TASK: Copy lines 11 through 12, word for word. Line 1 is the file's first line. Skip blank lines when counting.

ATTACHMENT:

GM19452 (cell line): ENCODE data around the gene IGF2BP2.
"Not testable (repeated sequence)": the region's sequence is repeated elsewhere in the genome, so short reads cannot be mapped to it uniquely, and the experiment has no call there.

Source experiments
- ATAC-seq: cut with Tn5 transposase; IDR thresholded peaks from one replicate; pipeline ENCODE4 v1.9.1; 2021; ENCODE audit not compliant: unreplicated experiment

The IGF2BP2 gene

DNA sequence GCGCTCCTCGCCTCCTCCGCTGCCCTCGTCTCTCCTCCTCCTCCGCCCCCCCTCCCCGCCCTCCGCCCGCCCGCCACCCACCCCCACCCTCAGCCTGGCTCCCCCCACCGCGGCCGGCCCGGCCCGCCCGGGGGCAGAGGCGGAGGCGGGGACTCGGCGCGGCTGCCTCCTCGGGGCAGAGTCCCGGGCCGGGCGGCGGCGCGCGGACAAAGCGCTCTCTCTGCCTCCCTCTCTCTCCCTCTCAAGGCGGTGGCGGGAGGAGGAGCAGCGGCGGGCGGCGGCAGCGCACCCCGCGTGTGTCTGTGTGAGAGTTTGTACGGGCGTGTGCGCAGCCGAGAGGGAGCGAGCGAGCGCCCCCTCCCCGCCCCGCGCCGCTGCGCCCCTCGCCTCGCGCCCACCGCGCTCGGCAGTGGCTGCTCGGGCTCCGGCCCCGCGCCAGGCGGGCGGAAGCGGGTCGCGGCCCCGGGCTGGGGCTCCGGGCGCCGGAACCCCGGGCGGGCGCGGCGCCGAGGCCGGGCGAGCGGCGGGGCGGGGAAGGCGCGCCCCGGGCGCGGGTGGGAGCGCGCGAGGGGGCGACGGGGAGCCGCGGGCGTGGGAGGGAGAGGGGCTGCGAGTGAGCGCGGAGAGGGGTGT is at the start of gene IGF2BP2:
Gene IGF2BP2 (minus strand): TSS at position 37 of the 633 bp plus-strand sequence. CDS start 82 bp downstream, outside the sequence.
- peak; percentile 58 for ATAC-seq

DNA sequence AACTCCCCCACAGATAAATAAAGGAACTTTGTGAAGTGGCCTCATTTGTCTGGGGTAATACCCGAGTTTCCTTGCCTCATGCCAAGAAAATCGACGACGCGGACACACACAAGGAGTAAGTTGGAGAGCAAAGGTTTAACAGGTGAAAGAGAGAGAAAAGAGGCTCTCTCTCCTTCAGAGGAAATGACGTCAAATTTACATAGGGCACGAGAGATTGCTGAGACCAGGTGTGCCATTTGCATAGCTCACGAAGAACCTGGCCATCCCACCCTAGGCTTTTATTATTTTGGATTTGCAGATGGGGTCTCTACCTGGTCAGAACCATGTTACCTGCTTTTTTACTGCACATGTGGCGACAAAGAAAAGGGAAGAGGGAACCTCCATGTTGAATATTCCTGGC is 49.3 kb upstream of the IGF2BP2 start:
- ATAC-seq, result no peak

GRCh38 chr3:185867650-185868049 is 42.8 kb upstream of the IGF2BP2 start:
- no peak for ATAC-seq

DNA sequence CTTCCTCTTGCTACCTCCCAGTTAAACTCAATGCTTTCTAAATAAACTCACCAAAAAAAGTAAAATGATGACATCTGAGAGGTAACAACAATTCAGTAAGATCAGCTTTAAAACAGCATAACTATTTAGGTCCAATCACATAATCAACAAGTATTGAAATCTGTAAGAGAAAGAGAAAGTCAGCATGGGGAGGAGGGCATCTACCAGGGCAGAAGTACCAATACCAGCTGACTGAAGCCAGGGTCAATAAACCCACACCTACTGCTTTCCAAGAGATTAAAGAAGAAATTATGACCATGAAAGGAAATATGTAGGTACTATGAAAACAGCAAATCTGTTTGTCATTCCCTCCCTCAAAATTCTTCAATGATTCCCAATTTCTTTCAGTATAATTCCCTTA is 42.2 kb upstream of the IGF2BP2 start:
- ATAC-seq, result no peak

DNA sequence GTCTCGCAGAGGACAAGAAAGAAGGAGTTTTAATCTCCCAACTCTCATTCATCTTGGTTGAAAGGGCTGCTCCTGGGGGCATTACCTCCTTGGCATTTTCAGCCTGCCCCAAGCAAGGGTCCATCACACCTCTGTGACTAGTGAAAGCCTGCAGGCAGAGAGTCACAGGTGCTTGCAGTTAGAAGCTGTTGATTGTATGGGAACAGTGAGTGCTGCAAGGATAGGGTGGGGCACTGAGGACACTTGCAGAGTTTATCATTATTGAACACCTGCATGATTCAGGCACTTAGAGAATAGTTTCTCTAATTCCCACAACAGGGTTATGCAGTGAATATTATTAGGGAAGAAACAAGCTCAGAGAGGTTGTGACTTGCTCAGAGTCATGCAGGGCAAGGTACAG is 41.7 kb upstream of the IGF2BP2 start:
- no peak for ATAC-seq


GRCh38 chr3:185867650-185868049 is 42.8 kb upstream of the IGF2BP2 start:
- no peak for ATAC-seq